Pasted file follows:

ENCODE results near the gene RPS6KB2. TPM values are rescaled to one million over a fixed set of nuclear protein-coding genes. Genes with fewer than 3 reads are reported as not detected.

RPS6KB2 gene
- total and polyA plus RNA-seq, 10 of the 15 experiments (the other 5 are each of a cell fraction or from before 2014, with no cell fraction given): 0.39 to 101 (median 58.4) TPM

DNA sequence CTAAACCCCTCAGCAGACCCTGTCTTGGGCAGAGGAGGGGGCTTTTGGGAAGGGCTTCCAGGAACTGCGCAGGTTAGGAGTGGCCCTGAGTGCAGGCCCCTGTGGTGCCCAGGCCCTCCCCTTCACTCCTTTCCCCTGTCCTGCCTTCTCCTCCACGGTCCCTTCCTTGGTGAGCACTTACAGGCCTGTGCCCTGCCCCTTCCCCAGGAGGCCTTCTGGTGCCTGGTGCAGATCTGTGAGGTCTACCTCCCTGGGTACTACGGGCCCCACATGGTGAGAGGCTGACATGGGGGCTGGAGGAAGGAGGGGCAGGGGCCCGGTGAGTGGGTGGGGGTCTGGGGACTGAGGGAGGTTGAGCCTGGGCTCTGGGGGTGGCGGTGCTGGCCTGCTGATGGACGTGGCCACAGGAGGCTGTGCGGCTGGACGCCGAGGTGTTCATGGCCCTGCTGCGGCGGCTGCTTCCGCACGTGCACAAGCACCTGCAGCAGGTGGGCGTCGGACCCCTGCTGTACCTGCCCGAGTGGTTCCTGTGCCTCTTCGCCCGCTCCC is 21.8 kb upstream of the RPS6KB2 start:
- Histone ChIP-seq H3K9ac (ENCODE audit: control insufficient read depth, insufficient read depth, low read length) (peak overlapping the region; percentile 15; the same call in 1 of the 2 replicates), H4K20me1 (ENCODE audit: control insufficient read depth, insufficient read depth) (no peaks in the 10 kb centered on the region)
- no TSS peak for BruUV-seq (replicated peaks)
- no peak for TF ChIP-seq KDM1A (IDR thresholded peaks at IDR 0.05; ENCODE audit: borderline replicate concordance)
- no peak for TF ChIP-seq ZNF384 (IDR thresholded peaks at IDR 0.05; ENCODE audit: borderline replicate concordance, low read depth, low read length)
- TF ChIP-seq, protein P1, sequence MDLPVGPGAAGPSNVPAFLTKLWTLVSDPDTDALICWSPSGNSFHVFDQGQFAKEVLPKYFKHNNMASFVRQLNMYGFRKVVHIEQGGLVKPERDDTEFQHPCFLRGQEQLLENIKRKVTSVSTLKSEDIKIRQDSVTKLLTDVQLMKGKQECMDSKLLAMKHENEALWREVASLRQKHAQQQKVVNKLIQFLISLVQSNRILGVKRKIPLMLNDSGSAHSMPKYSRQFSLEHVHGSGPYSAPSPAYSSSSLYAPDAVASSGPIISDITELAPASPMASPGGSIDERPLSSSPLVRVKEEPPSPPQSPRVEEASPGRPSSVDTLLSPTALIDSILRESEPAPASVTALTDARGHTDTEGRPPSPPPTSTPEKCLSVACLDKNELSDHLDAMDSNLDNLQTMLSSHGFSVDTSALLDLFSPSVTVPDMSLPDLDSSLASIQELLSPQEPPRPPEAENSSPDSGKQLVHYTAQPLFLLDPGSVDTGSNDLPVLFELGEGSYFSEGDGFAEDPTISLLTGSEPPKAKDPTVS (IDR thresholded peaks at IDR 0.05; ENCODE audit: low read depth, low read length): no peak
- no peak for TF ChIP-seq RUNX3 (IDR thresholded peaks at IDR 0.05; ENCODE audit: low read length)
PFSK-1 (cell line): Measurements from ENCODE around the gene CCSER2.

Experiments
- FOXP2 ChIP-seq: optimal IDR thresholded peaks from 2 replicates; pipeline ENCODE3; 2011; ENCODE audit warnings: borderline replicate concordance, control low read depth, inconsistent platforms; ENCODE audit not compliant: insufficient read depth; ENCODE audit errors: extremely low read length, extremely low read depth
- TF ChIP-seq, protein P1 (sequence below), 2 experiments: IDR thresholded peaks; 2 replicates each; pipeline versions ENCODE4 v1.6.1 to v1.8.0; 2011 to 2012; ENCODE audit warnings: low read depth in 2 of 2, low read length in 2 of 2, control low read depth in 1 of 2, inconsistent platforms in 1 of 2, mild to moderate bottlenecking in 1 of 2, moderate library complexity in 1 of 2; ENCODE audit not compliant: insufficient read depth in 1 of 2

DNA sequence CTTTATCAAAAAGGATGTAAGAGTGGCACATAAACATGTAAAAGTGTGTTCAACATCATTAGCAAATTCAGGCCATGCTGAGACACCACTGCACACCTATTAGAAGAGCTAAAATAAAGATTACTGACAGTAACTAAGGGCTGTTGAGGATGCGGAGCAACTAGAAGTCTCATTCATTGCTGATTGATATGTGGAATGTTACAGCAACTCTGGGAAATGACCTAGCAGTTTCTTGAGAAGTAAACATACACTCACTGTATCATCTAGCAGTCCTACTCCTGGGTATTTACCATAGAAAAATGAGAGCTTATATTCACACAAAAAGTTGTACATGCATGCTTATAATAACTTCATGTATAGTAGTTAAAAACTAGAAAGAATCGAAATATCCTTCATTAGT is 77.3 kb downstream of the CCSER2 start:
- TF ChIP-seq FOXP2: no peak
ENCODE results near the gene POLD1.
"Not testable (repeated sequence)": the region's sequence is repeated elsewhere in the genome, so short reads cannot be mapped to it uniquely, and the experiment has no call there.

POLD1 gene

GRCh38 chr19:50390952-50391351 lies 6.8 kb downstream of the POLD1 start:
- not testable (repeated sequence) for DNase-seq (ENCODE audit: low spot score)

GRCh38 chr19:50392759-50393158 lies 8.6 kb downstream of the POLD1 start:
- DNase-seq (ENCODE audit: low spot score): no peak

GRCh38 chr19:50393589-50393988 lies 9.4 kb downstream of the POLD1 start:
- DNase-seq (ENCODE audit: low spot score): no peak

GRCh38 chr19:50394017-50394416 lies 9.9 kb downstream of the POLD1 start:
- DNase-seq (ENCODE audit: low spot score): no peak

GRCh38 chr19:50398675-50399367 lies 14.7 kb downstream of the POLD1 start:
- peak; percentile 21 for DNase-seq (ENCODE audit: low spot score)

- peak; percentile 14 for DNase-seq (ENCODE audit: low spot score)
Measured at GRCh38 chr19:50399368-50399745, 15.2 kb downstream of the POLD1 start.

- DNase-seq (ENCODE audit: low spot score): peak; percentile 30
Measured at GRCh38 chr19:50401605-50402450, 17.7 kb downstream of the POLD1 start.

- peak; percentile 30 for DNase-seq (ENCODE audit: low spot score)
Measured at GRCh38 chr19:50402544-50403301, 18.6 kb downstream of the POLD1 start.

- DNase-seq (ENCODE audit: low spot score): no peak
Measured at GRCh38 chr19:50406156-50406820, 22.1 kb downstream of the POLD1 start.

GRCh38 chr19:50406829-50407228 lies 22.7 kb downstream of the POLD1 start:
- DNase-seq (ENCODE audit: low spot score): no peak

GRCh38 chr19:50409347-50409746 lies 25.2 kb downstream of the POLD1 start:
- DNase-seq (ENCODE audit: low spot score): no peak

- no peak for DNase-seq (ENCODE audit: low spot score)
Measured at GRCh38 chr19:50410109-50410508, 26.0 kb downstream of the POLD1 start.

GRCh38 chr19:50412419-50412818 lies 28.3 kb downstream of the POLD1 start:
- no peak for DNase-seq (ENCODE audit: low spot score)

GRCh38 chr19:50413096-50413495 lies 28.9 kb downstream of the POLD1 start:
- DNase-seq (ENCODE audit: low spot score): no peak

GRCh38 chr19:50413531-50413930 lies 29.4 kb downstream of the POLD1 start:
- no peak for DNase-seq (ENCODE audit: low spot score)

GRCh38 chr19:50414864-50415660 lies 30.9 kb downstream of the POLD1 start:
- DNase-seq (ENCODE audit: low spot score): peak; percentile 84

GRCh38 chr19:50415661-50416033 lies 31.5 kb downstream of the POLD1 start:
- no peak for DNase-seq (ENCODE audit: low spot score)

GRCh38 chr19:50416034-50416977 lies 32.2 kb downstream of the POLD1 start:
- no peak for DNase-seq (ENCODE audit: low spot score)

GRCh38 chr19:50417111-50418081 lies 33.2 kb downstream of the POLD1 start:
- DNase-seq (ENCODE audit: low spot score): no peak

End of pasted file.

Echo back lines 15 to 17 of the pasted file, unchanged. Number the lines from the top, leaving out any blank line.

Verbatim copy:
DNA sequence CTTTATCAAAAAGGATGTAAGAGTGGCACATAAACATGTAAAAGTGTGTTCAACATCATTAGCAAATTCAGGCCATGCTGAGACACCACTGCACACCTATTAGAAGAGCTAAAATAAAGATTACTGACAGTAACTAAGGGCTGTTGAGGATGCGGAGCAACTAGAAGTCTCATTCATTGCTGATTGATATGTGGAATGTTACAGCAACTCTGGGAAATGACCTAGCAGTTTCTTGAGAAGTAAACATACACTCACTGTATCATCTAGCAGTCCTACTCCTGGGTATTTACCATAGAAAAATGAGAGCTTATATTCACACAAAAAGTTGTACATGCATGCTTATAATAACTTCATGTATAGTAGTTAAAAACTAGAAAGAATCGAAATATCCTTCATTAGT is 77.3 kb downstream of the CCSER2 start:
- TF ChIP-seq FOXP2: no peak
ENCODE results near the gene POLD1.